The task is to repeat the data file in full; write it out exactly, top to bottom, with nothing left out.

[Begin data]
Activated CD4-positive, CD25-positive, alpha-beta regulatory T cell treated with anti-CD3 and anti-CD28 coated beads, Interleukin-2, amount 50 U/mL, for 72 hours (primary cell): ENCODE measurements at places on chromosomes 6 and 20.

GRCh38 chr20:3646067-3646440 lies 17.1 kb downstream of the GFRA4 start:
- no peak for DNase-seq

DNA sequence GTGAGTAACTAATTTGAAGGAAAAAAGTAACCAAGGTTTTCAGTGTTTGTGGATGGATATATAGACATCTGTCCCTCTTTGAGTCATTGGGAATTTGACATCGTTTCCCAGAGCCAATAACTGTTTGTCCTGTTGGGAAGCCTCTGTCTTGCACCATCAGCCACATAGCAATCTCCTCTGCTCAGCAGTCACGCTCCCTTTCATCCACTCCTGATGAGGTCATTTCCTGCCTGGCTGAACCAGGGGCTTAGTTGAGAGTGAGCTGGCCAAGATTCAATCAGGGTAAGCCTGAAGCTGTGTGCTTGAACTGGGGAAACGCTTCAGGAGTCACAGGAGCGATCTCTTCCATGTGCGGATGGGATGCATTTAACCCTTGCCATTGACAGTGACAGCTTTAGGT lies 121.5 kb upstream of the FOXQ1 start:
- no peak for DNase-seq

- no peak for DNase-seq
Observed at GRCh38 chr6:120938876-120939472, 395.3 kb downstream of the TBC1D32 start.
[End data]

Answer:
Activated CD4-positive, CD25-positive, alpha-beta regulatory T cell treated with anti-CD3 and anti-CD28 coated beads, Interleukin-2, amount 50 U/mL, for 72 hours (primary cell): ENCODE measurements at places on chromosomes 6 and 20.

GRCh38 chr20:3646067-3646440 lies 17.1 kb downstream of the GFRA4 start:
- no peak for DNase-seq

DNA sequence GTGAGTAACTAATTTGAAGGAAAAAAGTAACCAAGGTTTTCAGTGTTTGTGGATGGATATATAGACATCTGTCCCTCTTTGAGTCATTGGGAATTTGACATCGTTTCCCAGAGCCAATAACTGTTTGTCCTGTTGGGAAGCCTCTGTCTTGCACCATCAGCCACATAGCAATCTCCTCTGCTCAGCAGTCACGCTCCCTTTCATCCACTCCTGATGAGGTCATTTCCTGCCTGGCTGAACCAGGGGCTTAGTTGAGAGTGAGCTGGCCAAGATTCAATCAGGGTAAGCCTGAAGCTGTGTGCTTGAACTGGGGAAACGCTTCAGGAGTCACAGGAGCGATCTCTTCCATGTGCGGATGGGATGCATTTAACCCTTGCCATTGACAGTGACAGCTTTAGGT lies 121.5 kb upstream of the FOXQ1 start:
- no peak for DNase-seq

- no peak for DNase-seq
Observed at GRCh38 chr6:120938876-120939472, 395.3 kb downstream of the TBC1D32 start.